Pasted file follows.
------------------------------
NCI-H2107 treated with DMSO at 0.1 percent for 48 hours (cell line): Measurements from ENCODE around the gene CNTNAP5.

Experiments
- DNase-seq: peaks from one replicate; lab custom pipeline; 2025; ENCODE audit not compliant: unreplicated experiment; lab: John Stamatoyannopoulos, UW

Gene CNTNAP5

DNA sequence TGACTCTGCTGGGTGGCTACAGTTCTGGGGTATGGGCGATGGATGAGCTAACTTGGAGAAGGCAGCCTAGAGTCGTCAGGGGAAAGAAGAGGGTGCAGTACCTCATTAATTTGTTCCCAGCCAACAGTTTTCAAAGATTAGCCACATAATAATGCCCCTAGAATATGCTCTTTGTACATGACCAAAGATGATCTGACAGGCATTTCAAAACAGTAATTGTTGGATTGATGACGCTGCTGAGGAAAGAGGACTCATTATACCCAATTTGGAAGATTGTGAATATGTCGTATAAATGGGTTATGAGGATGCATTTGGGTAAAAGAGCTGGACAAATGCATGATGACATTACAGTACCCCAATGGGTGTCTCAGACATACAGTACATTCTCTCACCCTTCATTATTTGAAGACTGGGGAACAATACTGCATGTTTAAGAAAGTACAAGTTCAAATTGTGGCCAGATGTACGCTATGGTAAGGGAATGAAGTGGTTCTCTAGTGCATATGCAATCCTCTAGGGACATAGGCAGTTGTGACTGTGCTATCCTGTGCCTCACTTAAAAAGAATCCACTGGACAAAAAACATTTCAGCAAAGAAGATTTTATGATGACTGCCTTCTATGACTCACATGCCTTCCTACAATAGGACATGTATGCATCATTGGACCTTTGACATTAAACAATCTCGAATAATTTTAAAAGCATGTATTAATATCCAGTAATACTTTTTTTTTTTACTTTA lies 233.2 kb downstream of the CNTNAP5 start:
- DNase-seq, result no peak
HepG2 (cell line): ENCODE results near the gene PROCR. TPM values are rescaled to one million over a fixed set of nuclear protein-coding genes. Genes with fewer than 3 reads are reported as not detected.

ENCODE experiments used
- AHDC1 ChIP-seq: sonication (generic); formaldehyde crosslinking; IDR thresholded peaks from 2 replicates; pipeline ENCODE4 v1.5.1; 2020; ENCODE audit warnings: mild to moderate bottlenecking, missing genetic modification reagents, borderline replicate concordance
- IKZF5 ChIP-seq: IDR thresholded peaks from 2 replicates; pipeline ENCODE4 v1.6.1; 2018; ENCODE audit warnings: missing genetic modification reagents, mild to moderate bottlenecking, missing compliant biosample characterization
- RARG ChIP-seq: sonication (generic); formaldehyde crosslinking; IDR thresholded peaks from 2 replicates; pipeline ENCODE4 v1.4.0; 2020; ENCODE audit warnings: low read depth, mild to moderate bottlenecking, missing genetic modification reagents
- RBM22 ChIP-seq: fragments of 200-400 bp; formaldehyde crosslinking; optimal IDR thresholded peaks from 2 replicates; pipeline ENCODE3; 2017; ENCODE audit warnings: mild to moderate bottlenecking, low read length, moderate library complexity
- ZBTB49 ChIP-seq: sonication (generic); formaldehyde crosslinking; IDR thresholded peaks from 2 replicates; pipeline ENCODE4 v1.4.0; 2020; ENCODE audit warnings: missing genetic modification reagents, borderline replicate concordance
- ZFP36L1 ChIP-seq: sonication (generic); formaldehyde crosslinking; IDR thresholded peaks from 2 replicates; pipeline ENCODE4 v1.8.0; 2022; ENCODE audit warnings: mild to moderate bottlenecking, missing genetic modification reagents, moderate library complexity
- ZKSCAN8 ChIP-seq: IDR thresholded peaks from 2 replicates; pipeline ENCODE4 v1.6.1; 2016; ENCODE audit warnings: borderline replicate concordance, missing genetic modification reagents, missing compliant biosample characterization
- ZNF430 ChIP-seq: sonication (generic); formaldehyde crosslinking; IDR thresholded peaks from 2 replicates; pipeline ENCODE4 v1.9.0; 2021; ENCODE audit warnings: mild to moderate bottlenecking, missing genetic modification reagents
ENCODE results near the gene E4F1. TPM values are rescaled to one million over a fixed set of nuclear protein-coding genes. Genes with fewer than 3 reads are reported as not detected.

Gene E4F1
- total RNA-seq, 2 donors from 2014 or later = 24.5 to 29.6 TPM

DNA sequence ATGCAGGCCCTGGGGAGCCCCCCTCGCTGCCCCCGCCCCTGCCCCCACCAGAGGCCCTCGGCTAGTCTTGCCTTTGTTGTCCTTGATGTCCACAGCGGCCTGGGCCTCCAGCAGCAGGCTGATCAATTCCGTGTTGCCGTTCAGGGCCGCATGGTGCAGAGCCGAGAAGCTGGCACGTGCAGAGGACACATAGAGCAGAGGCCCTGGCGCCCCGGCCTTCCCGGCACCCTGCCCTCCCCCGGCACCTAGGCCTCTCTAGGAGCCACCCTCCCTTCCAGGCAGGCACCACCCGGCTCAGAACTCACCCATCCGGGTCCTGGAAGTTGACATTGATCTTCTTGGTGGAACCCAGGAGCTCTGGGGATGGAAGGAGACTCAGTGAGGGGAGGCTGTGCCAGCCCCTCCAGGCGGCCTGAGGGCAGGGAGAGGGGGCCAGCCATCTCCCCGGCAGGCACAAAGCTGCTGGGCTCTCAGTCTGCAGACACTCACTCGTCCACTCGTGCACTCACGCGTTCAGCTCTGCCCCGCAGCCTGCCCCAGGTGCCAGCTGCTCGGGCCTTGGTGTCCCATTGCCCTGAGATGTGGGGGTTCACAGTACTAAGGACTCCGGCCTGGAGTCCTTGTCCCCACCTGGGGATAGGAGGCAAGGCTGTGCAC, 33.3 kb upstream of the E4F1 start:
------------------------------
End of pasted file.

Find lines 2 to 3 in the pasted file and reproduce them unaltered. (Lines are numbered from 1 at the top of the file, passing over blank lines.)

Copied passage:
Experiments
- DNase-seq: peaks from one replicate; lab custom pipeline; 2025; ENCODE audit not compliant: unreplicated experiment; lab: John Stamatoyannopoulos, UW